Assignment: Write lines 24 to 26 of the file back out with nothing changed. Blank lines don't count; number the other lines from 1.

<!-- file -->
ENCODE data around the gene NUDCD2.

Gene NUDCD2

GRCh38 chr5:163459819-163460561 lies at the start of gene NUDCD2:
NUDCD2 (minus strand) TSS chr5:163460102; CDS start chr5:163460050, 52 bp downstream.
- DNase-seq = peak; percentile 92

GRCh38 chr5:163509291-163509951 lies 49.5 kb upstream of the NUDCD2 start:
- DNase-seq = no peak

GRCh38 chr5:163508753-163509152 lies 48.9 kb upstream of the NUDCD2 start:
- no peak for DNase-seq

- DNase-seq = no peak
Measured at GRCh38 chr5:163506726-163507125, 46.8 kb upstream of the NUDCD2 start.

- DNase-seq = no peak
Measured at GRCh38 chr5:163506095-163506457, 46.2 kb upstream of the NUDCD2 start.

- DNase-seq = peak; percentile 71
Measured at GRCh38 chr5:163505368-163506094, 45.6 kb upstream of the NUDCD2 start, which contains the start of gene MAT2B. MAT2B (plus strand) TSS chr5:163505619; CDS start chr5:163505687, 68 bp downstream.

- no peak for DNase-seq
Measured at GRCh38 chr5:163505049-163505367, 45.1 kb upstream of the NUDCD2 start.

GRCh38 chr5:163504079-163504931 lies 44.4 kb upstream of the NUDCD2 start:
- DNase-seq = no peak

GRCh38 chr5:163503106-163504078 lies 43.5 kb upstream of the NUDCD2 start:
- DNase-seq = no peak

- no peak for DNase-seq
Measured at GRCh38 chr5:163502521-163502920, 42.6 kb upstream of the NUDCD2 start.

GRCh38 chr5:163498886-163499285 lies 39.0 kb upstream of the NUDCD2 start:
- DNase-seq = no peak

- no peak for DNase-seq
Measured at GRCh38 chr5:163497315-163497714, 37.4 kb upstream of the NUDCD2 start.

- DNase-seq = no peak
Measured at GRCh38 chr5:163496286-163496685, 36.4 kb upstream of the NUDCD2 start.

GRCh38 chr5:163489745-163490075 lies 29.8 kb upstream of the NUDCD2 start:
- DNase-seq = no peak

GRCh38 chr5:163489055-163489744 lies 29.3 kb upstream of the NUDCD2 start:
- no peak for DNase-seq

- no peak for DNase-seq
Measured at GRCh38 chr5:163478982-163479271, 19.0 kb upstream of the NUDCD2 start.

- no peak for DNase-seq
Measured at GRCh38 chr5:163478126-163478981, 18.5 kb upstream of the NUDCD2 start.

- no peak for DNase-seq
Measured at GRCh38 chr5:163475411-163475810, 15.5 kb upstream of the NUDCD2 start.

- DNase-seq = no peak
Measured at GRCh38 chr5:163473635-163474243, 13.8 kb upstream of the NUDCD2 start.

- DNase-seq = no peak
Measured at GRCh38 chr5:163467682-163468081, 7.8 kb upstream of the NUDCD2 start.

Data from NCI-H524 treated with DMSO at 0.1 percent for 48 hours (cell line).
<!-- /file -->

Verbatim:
GRCh38 chr5:163498886-163499285 lies 39.0 kb upstream of the NUDCD2 start:
- DNase-seq = no peak

- no peak for DNase-seq